5 minute read
The White House
– At Home in Te Puna
WORDS DENISE IRVINE | IMAGES BRYDIE THOMPSON
Penny Oxnam and Joanne O’Keeffe say their customers feel very much at home in their White House restaurant at Te Puna, near Tauranga.
It’s little wonder they get that feedback. For starters, the White House, on an elevated site on Minden Road, occupies a charming 130-year-old weatherboard bungalow; it feels like home from the moment you walk in. There are several different dining spaces, including a private room, a cocktail bar, and a sunny deck overlooking well-kept gardens with views to the Coromandel Range. You kind of breathe out, know that you’re going to be well fed and watered here.
Owners Penny and Joanne are hands-on at front-of-house. They’re the meeters and greeters; they tell you about the menu, the cocktails, take the orders and clear plates. They specially recommend their cocktails, maybe the White House Mai Tai, the Minden Tonic (Scapegrace gin, Cointreau and tonic), or an Espresso Martini – something to limber up with before the food, the White House’s lovely line-up of dishes from head chef Gareth Cowie, his generous plates of great ingredients and flavours.
To quote Joanne: “He does bloody good food.” She and Penny say it was a serendipitous moment last November when they met Gareth. He was on the look-out for a job that would enable him to relocate from Wellington to Tauranga, and the White House head chef at that point was considering moving back to his home country in South America. Gareth took his place, and he’s a happy man in the Te Puna kitchen and community. “I’m doing classics in a new style,” he says. “It’s all about flavour but it doesn’t blow your head off.” Gareth is modest about his background, but he came to the White House with top industry experience. He’s Hamilton-trained, and he left town as a teenager and returned a few years ago after extensive travelling and cooking overseas. His last job before heading home was as second-in-charge in the kitchen on Sir Richard Branson’s private island, Necker, in the Caribbean. Back in Hamilton, he was head chef at the city’s then Crudo restaurant, which in its first year of operation made Cuisine magazine’s 2017 list of Top 100 restaurants. Later, in Wellington, he cooked at Boomrock in Ohariu Valley, and Havana Bar in Te Aro, before the move to Tauranga, the hometown of his partner Shelley Coley. The Cowie culinary style is fresh, balanced and creative; dishes on the White House’s all-day menu are meticulously plated and demonstrate his clever techniques and flavour-matching. “He cooks from scratch,” says Penny. “He makes his own breads, sauces, condiments, and people are looking for that.” Joanne points to a flavour match that she was won over by (after some initial scepticism): “He does pork belly and scallops with drunken fig jus. Who does that? It is so good.” His Moroccan lamb tagine has a following among customers, the well-balanced spice mix gleaned from the two years that Gareth spent cooking in Morocco. His signature beef tartare and the Kashmiri chilli and garlic prawns are among other crowd favourites. Likewise the tempura chicken skewers with Balinese mango dressing and a crumb of nori, sesame and dried lime. Local avocados were key to a summery bruschetta with broad beans, truffle peas, goat’s cheese and mint from the White House herb garden. The abundant Bay of Plenty feijoa crop is currently being put to good use, paired with snapper crudo, jalapeno, pickled daikon, wasabi mayo and caviar. And braised leeks are a lovely seasonal touch on a plate of goat’s cheese tortellini, walnut velouté, Parmesan foam and honeycomb. As Gareth sits on the White House deck with Penny and Joanne, talking food and flavour matches, a customer phones to see if they have some chicken parfaits (with fig marmalade, caperberries and brioche) available as a takeout treat. The caller is in luck, yes, they can do that. The White House likes to look after its customers.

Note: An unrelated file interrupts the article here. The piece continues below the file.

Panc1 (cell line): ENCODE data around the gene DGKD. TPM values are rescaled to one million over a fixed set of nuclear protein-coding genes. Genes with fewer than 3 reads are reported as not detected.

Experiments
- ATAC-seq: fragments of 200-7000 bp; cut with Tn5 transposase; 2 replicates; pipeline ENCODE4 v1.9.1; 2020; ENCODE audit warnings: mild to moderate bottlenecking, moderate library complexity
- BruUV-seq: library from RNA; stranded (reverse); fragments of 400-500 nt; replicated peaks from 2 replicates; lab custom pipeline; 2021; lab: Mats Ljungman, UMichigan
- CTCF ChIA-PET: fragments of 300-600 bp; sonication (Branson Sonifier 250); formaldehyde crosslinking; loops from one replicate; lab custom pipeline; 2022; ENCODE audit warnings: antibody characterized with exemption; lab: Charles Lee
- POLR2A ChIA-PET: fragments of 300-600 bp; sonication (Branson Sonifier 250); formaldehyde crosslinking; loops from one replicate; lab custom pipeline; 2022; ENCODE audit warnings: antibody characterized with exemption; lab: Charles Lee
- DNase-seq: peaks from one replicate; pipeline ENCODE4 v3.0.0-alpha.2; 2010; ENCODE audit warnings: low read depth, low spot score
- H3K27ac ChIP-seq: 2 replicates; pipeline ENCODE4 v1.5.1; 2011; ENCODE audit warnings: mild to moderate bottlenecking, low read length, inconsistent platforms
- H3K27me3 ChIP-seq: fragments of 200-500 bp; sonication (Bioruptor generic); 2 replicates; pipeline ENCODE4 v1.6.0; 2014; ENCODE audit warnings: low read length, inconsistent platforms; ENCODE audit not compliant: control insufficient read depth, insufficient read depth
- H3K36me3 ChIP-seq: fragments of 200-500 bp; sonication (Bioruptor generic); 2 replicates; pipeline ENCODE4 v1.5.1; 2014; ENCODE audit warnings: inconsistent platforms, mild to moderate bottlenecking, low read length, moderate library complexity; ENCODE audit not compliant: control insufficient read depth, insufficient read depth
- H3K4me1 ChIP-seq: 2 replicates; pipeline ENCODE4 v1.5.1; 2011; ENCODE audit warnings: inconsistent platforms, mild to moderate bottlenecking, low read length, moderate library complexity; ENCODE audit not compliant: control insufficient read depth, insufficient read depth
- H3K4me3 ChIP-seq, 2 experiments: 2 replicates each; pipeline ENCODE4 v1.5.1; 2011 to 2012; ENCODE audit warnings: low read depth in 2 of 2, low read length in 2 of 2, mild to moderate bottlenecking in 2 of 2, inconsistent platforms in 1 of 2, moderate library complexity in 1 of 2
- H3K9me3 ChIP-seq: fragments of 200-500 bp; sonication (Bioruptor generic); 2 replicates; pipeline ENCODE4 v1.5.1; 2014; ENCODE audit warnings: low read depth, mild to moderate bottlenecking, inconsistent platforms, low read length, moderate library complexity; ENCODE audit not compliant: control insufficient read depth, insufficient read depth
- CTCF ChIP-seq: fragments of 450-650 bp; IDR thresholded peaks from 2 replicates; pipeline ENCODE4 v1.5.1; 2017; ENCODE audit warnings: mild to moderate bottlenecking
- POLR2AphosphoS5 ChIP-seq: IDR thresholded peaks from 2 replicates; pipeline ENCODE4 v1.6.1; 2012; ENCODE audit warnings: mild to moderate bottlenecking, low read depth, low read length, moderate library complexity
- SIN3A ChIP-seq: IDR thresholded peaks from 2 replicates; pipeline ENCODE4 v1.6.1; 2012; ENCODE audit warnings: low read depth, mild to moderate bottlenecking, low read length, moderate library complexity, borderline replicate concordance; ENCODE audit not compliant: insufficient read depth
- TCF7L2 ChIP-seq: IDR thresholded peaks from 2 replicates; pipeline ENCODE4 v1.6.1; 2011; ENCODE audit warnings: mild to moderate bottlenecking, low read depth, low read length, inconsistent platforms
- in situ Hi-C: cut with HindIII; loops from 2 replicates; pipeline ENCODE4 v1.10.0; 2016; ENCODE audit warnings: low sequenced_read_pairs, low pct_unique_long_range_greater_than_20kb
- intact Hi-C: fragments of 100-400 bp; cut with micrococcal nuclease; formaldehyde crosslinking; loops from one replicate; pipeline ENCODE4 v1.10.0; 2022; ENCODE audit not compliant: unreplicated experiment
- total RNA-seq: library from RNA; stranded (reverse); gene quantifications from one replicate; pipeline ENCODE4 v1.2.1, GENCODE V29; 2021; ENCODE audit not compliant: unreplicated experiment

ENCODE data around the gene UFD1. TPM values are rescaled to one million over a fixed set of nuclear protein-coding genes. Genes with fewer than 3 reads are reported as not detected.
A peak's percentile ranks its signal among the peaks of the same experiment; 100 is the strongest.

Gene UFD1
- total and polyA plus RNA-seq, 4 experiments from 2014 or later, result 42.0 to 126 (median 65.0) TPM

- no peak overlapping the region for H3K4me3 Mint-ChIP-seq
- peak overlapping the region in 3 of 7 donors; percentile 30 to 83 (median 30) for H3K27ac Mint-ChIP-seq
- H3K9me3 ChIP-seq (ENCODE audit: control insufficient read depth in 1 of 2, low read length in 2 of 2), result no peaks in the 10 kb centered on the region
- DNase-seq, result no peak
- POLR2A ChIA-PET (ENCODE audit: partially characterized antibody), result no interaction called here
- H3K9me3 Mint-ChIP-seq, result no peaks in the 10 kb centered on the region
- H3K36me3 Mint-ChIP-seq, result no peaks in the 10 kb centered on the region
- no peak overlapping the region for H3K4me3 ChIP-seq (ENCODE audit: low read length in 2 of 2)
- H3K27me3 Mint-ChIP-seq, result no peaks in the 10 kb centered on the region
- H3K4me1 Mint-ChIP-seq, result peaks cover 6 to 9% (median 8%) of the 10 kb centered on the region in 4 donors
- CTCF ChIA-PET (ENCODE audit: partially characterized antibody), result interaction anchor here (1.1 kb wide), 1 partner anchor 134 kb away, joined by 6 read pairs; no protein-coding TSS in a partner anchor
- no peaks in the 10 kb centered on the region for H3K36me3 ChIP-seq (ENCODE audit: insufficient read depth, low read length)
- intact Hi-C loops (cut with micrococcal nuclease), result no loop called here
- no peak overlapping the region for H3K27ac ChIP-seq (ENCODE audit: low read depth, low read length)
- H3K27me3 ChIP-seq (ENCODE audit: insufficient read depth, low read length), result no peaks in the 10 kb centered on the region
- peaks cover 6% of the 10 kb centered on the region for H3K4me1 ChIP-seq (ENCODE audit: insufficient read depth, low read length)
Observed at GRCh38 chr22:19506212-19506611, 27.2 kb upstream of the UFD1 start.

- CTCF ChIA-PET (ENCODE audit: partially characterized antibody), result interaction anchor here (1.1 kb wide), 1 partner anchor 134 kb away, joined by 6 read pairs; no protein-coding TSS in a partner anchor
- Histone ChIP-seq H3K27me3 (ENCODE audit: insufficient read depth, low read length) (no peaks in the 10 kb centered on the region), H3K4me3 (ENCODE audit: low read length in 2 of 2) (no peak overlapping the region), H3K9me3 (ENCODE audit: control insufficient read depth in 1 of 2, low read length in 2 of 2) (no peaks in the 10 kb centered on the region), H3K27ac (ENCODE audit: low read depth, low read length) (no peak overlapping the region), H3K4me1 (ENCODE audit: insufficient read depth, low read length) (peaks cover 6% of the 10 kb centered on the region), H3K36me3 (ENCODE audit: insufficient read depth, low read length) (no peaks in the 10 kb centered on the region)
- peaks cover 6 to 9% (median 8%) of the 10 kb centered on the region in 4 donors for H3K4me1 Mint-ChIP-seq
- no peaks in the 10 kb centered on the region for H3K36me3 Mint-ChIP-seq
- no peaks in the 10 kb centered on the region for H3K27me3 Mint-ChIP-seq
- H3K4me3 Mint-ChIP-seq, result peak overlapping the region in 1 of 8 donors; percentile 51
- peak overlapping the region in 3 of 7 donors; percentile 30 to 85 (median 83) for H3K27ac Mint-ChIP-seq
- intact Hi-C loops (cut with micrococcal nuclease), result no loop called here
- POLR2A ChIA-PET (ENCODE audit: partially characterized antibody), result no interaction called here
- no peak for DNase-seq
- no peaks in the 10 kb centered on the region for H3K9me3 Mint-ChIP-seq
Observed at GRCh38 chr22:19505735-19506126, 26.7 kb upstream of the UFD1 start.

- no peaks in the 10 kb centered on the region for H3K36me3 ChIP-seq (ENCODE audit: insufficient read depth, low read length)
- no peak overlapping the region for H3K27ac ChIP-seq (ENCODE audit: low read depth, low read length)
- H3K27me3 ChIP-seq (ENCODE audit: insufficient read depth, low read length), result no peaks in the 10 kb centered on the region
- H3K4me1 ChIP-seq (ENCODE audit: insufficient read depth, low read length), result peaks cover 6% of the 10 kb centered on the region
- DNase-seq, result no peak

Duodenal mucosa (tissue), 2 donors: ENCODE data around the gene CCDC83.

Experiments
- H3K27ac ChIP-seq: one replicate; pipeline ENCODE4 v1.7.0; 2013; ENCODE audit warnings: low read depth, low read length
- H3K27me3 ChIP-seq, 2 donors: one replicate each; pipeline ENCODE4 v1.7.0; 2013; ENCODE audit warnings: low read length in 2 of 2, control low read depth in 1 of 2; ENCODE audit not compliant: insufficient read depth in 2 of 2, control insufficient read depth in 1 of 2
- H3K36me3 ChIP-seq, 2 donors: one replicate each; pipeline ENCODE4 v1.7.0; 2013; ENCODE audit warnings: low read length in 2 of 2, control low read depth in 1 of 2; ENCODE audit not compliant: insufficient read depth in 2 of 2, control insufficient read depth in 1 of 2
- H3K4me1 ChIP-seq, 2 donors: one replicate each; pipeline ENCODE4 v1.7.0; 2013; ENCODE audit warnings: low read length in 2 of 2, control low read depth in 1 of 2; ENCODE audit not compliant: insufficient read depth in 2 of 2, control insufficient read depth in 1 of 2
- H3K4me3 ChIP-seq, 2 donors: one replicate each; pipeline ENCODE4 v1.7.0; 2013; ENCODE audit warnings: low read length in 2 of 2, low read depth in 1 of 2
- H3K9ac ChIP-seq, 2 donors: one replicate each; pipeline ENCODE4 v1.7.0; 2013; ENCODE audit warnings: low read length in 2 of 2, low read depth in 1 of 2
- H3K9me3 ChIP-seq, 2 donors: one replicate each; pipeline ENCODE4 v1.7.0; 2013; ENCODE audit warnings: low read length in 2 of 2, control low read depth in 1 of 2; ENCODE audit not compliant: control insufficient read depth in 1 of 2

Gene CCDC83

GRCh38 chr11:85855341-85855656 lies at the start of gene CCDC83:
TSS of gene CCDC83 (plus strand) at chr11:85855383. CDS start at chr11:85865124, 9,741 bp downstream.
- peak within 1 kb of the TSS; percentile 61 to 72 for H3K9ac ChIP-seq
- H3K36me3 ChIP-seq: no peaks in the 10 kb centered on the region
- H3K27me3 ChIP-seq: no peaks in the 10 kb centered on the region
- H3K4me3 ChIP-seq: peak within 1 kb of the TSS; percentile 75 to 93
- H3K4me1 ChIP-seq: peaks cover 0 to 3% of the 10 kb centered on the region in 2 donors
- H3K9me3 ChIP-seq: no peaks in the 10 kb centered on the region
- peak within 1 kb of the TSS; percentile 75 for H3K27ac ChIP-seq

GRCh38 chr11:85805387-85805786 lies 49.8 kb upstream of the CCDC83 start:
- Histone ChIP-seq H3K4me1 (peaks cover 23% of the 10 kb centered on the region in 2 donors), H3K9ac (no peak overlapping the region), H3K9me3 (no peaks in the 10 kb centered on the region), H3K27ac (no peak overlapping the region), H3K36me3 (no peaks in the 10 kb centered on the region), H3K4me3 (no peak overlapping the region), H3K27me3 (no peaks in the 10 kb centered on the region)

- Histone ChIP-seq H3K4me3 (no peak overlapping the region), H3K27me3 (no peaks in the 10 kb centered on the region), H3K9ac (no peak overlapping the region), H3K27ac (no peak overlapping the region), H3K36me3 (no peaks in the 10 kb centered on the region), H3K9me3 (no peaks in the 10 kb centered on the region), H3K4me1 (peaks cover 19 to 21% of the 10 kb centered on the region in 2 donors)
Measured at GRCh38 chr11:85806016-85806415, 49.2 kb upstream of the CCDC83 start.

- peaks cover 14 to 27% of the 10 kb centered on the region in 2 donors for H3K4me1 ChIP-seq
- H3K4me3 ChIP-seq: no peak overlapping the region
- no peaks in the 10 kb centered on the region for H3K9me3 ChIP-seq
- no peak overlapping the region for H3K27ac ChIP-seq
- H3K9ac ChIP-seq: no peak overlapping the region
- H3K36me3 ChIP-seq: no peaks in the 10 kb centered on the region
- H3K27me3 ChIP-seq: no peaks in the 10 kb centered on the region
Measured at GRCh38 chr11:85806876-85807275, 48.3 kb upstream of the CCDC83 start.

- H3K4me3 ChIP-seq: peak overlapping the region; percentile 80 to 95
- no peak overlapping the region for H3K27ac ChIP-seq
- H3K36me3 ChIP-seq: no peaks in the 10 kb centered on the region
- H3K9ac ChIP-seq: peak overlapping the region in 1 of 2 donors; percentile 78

With the chicken parfaits sorted, they pick up the conversation, and Gareth says he is currently planning to start his own condiment company as a sideline business. “I’m feeling really settled here.”
It’s a similar story from Penny and Joanne: they are long-time Tauranga hospitality operators. They opened the beachside Blue Bayou restaurant at Pāpamoa in 1993, they later owned Phil’s Place near Tauranga Bridge Marina, and sold that to develop the White House.
The White House had been a family home, owned by local man Paul Williams, who Penny and Joanne say supported their new venture from the beginning. The building was renovated and reinvented as a restaurant, and it opened on July 4, 2019. They vote it the best place in their hospo history. They also own the adjacent art gallery, Gallery Te Puna, and they’re now fully embedded in the local community. “We have a great customer base,” says Penny. “We love having the gallery, and we have a great chef who has done his travelling and is happy to be here.”
The best ingredients for success.